It's no secret that bodies change as people grow older. Some of these changes can even affect a person's ability to drive, which leads to a higher risk of crashes and serious injuries. MedicineNet.com explains how the natural aging process impacts driving and what older motorists must do to ensure they aren't involved in a serious collision, which could potentially harm themselves as well as others.
Your senses play an important role while driving. Vision disorders like glaucoma and cataracts tend to affect older people at a more frequent rate. Additionally, these disorders tend to progress slowly, which makes it harder for a motorist to identify that they have a real issue. Hearing loss is another serious matter. If a driver is unable to hear a horn while driving they run the risk of making a maneuver that may have deadly consequences.
Cognitive problems may also play a role in driving ability. Alzheimer's and other cognitive disorders cause a person to forget things, which can include the proper way to operate a vehicle, while also impacting one's awareness of traffic laws. In the early stages, a driver might make numerous mistakes that friends and family chalk up to mere forgetfulness. As cognitive issues progress, real lapses in thinking can also occur. This is where the situation becomes dangerous for everyone on the road.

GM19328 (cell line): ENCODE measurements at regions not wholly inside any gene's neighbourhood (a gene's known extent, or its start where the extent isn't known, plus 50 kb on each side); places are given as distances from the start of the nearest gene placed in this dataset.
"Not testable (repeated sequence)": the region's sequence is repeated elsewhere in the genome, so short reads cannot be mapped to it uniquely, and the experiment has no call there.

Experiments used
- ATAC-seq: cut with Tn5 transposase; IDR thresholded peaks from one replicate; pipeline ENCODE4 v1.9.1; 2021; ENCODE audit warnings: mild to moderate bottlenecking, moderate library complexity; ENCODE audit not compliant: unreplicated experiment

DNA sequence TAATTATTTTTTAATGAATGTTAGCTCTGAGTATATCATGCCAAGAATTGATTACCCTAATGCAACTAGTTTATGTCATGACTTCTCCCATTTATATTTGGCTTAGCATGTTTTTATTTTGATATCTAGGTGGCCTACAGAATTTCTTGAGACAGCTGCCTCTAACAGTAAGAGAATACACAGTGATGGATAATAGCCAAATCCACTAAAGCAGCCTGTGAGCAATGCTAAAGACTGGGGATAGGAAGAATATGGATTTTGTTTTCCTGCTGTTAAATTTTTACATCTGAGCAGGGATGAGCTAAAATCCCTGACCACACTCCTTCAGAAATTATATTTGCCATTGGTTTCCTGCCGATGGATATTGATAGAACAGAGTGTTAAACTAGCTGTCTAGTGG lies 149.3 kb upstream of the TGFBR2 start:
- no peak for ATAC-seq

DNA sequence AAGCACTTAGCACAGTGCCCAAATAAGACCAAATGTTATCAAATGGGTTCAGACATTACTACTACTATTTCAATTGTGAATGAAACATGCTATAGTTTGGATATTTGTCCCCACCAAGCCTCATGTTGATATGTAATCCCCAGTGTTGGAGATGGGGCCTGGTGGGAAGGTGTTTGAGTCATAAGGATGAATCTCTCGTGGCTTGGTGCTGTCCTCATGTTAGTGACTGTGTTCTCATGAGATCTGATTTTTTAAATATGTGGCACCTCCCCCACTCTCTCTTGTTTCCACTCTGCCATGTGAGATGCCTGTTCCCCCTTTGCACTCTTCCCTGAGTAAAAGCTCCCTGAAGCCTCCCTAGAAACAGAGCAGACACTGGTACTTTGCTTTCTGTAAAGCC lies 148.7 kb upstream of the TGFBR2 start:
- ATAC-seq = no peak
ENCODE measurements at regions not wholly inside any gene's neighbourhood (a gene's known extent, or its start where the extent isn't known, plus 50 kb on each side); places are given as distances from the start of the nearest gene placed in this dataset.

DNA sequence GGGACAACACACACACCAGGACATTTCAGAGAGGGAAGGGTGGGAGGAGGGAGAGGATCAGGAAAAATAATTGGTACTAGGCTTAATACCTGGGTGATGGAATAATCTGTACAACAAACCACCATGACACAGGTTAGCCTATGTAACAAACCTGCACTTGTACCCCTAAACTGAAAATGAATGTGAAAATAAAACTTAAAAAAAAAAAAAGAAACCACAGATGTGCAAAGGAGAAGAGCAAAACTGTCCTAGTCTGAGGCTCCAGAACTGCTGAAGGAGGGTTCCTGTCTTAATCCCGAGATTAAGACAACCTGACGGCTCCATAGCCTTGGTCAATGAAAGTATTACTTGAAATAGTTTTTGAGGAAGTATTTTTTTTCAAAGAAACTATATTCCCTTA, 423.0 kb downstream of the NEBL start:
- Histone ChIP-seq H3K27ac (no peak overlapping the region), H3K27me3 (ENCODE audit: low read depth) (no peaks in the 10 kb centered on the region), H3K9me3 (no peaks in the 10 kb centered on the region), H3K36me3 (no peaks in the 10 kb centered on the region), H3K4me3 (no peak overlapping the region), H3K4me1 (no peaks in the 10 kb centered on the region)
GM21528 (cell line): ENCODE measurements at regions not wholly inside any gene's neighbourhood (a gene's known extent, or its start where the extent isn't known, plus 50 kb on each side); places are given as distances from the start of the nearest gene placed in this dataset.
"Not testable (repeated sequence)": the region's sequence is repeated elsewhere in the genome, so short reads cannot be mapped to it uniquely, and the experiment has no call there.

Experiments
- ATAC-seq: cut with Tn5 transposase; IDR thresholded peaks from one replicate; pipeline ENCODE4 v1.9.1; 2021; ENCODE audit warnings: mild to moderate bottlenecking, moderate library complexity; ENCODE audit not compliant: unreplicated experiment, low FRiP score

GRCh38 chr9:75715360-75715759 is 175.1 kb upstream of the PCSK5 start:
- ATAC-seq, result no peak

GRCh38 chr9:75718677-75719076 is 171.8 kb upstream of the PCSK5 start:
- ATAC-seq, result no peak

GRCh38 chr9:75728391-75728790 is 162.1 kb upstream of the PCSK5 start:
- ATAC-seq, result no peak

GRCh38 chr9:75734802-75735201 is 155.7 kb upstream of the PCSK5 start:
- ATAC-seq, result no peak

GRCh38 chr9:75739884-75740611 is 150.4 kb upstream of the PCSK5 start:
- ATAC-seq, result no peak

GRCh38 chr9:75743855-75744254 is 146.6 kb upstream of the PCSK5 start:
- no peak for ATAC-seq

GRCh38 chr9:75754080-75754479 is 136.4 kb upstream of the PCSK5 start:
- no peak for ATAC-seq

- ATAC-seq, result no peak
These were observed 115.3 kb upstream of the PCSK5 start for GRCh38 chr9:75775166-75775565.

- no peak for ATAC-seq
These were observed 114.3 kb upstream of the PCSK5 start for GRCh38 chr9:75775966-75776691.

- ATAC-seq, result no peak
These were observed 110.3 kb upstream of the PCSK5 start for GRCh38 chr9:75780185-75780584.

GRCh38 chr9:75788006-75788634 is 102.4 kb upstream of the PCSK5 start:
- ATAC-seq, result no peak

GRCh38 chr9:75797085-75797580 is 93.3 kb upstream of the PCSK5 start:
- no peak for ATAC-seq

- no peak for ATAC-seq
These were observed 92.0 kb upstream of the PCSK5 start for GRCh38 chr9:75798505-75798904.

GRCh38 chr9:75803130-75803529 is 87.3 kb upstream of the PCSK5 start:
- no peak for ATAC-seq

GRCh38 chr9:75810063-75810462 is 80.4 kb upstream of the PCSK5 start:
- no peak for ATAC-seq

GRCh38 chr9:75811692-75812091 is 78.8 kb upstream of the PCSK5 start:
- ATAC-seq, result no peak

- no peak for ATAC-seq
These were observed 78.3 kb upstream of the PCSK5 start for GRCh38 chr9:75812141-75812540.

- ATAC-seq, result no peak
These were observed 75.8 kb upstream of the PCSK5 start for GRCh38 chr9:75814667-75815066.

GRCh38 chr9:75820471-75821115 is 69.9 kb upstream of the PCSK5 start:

Many older people also take medications to keep health issues in check. Some medications, many of which are commonly prescribed, cause impaired judgment and carelessness, similar to imbibing an alcoholic beverage and getting behind the wheel. Medications also cause drowsiness. Driving while tired is frighteningly similar to driving while drunk, and can have the same devastating consequences should an injury occur.